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The Coliseum, An essential tour in rome

The Roman Coliseum is one of the most visited sites in Italy. People come from all over the world to see the famous place where gladiators fought in days of old. The history of the Roman Coliseum is quite fascinating, and still brings spectators to its ruins today.

The construction of the great amphitheatre began somewhere between 70 and 80 AD by Emperor Vespasian of the Flavia family along with his son Titus. Because of this, it was originally known as the Flavian Amphitheatre. It had a seating capacity of 70,000 and was once the most important place in the entire Roman Empire. The opening celebration was so lavish that it lasted for 100 days.

The coliseum was built on the site of Nero’s lake below his enormous palace. It was constantly in use until a fire, caused by a lightning strike, damaged it in 217 AD. The repairs were completed in 238 AD. Roman citizens could attend events for free, but seating was dependent on social status. The higher up on the social ladder you were, the closer to the front you were seated.

Gladiators fought each other and wild animals, and games were organized for the pleasure of the Roman citizens. This gory form of entertainment was quite the popular thing to do by people of all classes. It was finally done away with by the leaders of Christianity. The games were also phased out because of the massive expenses inherent with these events. Eventually this massive structure stood largely empty.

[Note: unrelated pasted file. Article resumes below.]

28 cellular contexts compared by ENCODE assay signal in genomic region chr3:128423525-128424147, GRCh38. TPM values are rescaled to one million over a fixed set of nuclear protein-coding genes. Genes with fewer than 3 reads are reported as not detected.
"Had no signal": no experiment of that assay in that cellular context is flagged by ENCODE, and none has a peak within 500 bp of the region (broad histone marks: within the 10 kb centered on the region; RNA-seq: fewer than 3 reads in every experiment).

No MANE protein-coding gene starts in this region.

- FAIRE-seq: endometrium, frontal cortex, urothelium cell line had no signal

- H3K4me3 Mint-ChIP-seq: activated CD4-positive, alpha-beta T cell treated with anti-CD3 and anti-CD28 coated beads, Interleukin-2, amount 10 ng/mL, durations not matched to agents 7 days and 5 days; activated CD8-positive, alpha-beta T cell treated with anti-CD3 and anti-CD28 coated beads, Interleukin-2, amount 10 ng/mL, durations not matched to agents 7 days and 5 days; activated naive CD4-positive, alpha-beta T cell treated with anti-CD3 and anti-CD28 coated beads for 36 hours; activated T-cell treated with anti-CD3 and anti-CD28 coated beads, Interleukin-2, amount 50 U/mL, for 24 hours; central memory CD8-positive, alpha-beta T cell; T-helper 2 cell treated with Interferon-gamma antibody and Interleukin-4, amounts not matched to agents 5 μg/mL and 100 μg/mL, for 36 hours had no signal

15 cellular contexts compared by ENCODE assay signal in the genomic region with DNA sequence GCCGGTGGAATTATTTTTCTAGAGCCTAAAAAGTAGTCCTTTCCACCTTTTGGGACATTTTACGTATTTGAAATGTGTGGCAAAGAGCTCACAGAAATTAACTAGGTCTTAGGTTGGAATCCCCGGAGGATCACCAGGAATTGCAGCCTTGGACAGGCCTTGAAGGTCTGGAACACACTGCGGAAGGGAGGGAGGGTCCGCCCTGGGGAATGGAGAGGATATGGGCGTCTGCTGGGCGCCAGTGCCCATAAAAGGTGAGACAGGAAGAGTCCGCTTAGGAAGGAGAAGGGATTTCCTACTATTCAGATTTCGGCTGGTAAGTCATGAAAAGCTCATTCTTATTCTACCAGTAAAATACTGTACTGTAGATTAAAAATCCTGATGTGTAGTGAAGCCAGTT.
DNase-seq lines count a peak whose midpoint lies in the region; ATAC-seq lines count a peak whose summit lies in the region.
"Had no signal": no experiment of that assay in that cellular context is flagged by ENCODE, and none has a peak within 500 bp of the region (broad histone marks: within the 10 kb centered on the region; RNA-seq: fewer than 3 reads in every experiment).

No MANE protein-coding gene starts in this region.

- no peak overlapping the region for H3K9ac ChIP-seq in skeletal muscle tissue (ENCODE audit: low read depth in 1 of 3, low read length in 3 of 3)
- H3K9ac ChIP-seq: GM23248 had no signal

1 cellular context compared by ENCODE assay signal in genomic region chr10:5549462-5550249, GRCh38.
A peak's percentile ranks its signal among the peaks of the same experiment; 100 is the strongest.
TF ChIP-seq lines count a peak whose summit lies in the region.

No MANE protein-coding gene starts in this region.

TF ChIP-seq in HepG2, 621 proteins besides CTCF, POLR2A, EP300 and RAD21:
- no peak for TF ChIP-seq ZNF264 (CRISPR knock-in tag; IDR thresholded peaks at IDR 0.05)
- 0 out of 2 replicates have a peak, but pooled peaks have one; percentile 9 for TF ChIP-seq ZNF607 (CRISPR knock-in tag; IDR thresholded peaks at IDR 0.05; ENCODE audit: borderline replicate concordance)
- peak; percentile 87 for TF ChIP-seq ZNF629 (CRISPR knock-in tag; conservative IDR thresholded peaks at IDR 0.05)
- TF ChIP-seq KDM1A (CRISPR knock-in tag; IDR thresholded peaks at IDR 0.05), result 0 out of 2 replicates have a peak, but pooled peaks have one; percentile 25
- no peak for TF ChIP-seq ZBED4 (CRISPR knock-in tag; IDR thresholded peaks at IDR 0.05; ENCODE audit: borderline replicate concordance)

Many earthquakes damaged the amphitheatre and by 508 the structure was in poor condition. In the Middle Ages, it was turned into a fortress and later a church was even built into a corner of it. It later became a stone quarry that supplied the builders of St Peter’s, Piazza Venezia, and the Barberini Palace. During the Middle Ages, the former pride of Rome gained the title of Coliseum. This name came from a colossus, or big statue, of Nero that was situated close by. Now the original name is not even known by the general public.

As it stands now, the floor is gone, but some of the walls still stand. There are also the underground structures that you can tour along with the buildings that were added along the walls for vendors and such. You can see men clothed in the traditional garb of ancient Roman soldiers standing watch outside the Coliseum as you can tour the ruins for around 12-15 Euro. It is a priceless experience and anyone visiting Italy should go to see the ancient ruins of the great Roman Coliseum.

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